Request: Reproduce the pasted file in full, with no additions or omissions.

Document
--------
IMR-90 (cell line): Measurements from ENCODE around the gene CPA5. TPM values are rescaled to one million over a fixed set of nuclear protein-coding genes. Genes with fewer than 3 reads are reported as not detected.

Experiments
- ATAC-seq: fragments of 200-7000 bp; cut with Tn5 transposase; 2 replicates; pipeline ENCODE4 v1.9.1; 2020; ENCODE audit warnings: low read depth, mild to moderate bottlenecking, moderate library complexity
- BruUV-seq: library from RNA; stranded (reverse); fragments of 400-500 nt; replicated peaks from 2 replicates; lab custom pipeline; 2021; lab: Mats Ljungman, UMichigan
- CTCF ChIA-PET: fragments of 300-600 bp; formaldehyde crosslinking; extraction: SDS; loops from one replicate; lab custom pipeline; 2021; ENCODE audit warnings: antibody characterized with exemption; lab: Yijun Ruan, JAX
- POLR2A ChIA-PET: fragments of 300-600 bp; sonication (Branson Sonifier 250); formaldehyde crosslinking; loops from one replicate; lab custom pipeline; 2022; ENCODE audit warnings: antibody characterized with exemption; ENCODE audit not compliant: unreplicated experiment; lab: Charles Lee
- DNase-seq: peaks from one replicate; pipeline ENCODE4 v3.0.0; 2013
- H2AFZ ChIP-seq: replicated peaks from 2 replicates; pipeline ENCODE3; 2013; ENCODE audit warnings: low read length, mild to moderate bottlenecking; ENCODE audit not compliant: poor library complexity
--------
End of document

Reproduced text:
IMR-90 (cell line): Measurements from ENCODE around the gene CPA5. TPM values are rescaled to one million over a fixed set of nuclear protein-coding genes. Genes with fewer than 3 reads are reported as not detected.

Experiments
- ATAC-seq: fragments of 200-7000 bp; cut with Tn5 transposase; 2 replicates; pipeline ENCODE4 v1.9.1; 2020; ENCODE audit warnings: low read depth, mild to moderate bottlenecking, moderate library complexity
- BruUV-seq: library from RNA; stranded (reverse); fragments of 400-500 nt; replicated peaks from 2 replicates; lab custom pipeline; 2021; lab: Mats Ljungman, UMichigan
- CTCF ChIA-PET: fragments of 300-600 bp; formaldehyde crosslinking; extraction: SDS; loops from one replicate; lab custom pipeline; 2021; ENCODE audit warnings: antibody characterized with exemption; lab: Yijun Ruan, JAX
- POLR2A ChIA-PET: fragments of 300-600 bp; sonication (Branson Sonifier 250); formaldehyde crosslinking; loops from one replicate; lab custom pipeline; 2022; ENCODE audit warnings: antibody characterized with exemption; ENCODE audit not compliant: unreplicated experiment; lab: Charles Lee
- DNase-seq: peaks from one replicate; pipeline ENCODE4 v3.0.0; 2013
- H2AFZ ChIP-seq: replicated peaks from 2 replicates; pipeline ENCODE3; 2013; ENCODE audit warnings: low read length, mild to moderate bottlenecking; ENCODE audit not compliant: poor library complexity